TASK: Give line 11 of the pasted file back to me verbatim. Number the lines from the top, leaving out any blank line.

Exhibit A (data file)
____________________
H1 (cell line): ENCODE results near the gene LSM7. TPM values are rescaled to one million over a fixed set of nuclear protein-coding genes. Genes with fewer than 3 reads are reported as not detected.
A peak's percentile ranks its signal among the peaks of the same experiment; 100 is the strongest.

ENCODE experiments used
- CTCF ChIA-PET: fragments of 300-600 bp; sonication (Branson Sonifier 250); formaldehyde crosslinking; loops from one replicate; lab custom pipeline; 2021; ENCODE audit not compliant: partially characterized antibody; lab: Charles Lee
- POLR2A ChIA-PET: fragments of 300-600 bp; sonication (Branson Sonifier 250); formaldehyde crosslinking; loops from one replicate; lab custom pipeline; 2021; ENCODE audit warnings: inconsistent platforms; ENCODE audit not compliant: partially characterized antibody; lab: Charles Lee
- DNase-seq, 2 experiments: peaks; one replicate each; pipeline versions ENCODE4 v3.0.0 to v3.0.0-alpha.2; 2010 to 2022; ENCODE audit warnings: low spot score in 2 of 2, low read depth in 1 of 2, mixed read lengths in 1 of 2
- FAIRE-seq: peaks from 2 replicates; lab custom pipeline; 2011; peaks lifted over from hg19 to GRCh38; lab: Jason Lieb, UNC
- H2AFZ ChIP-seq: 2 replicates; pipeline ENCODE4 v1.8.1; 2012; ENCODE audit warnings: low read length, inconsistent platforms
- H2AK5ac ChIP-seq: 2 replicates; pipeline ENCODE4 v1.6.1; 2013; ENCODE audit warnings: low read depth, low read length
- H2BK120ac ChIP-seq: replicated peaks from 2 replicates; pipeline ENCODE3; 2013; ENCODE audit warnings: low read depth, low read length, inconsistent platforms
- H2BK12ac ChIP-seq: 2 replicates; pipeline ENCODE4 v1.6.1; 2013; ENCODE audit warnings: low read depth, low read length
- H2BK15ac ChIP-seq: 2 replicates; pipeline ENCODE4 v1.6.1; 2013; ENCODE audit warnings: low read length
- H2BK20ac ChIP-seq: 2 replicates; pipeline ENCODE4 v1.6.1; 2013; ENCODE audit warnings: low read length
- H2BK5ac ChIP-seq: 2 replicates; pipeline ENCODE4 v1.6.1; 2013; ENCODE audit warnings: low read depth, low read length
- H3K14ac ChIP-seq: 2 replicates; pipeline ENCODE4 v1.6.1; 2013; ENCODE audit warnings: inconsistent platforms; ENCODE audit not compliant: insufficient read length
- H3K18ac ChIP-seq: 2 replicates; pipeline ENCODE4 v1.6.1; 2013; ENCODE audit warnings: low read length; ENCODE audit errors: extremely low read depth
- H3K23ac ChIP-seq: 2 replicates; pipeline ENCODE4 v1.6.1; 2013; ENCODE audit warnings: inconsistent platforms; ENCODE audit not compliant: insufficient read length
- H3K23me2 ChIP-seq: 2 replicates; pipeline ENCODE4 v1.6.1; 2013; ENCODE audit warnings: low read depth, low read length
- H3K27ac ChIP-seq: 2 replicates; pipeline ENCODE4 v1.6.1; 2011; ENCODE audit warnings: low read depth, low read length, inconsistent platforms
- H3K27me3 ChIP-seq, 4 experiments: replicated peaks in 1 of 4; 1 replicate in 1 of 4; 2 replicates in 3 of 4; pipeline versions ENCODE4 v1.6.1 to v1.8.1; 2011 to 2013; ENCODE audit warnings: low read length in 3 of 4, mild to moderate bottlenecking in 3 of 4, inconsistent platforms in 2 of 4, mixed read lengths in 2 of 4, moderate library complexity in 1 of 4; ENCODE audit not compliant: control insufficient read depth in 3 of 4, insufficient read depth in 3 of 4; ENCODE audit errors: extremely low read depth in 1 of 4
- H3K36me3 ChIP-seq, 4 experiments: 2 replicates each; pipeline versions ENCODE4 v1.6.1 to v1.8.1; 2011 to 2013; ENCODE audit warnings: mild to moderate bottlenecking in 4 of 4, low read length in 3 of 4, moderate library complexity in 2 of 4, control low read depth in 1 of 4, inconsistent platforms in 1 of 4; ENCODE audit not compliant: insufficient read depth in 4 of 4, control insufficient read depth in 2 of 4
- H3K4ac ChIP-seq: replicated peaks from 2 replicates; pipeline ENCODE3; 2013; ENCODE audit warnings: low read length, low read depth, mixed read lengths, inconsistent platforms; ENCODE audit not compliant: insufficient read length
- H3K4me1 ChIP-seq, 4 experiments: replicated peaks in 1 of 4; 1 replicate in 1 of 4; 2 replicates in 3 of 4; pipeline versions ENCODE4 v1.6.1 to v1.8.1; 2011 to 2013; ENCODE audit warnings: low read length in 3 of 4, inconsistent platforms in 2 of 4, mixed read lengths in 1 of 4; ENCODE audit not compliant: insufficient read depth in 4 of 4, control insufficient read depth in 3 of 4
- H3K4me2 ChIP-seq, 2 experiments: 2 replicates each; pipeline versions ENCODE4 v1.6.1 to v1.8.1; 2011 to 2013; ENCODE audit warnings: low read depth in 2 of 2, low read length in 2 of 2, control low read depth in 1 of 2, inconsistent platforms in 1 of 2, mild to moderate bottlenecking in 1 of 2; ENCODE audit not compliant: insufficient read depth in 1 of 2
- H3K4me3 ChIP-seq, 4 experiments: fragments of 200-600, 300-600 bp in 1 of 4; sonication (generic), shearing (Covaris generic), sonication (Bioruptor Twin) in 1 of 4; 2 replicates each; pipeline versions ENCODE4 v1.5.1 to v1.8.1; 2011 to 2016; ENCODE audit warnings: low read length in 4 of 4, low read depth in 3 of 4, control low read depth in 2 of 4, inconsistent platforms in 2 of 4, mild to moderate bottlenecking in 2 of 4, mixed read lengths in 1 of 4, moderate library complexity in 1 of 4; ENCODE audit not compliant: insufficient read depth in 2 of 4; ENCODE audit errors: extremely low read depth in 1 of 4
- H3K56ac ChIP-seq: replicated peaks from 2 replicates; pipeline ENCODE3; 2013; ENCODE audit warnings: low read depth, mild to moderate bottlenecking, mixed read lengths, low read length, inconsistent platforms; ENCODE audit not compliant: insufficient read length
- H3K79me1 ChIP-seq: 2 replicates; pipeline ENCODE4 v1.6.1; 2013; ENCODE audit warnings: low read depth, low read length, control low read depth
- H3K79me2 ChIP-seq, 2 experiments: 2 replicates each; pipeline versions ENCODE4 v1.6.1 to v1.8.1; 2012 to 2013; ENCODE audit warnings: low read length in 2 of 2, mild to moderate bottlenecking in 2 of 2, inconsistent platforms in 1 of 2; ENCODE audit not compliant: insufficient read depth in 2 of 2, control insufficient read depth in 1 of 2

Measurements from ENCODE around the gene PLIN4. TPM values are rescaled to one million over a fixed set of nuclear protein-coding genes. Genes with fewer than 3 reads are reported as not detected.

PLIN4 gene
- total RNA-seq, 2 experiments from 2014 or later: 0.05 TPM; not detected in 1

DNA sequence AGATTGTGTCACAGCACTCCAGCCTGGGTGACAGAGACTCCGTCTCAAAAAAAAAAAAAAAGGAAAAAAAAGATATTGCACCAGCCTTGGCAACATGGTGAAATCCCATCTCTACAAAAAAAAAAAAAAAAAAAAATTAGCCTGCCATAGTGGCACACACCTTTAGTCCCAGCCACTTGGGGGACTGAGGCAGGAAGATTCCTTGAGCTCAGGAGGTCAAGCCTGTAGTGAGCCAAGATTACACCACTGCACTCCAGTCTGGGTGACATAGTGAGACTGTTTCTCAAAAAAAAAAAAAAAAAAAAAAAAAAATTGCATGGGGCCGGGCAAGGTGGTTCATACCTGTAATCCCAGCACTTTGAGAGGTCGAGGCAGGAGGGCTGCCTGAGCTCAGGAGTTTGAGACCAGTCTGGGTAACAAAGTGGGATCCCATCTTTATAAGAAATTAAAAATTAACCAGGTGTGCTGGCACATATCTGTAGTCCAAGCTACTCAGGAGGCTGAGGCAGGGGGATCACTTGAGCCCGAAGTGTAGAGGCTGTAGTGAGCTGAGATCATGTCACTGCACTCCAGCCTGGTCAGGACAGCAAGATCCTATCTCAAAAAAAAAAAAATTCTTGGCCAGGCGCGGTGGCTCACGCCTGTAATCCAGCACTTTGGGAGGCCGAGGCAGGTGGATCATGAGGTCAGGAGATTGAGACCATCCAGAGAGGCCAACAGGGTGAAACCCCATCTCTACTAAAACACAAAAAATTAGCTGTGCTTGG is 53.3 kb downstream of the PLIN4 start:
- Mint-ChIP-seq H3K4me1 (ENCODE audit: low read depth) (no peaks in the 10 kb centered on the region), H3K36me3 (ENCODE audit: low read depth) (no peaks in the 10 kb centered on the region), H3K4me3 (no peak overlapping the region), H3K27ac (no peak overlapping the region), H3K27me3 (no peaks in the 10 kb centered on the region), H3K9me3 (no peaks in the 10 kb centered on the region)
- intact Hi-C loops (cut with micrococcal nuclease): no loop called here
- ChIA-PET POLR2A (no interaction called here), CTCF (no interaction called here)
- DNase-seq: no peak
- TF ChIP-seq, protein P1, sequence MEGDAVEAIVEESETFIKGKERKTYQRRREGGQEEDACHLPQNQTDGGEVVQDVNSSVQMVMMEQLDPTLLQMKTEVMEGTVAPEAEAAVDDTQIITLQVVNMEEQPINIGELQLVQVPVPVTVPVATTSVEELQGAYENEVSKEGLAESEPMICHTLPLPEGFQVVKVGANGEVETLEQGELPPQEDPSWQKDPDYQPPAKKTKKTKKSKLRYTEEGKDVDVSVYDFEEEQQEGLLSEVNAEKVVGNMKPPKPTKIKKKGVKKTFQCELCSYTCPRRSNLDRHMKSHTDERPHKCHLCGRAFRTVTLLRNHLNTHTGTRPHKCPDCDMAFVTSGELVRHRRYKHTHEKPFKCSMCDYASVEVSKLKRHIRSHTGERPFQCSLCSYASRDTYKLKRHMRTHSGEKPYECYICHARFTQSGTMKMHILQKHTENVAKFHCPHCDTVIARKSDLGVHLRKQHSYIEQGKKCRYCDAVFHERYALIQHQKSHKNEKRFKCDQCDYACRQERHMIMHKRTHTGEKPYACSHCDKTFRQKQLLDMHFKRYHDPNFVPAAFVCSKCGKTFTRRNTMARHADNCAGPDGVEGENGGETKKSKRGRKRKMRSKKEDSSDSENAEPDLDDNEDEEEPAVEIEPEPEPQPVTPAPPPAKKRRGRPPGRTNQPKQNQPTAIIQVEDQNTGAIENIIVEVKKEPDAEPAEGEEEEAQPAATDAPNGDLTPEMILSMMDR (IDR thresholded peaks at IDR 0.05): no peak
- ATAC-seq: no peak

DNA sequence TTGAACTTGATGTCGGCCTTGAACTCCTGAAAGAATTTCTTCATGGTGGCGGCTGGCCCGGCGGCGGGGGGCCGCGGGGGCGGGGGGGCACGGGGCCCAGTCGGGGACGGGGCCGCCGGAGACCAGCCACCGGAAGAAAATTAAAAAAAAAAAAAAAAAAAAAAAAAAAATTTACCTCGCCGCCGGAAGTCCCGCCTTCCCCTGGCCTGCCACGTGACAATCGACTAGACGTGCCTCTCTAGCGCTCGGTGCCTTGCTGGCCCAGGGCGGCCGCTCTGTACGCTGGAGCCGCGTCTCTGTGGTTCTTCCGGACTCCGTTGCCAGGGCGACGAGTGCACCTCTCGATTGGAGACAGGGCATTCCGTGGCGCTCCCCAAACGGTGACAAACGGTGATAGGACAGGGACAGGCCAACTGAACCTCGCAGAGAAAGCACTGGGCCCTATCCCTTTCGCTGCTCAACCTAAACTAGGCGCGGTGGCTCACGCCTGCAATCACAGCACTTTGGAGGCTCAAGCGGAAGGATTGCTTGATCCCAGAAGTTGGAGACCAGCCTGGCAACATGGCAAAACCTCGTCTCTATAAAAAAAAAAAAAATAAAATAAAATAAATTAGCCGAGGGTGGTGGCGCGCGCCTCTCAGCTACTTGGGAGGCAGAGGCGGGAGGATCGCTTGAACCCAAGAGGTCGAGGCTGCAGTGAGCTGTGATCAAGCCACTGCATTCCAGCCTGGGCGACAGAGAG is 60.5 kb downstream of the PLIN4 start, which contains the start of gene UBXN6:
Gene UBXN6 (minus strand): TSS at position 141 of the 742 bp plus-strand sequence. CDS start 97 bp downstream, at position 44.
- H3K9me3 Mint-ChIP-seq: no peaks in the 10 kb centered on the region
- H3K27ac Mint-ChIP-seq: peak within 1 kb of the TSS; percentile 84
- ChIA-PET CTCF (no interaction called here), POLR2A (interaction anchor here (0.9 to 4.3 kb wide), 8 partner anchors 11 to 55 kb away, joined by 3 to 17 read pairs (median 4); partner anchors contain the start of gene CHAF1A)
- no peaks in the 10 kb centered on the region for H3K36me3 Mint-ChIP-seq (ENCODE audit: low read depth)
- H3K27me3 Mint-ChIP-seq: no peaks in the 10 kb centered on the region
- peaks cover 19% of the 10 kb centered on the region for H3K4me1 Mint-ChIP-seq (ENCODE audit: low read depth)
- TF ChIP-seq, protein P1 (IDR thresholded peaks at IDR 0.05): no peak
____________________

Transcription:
- H2BK12ac ChIP-seq: 2 replicates; pipeline ENCODE4 v1.6.1; 2013; ENCODE audit warnings: low read depth, low read length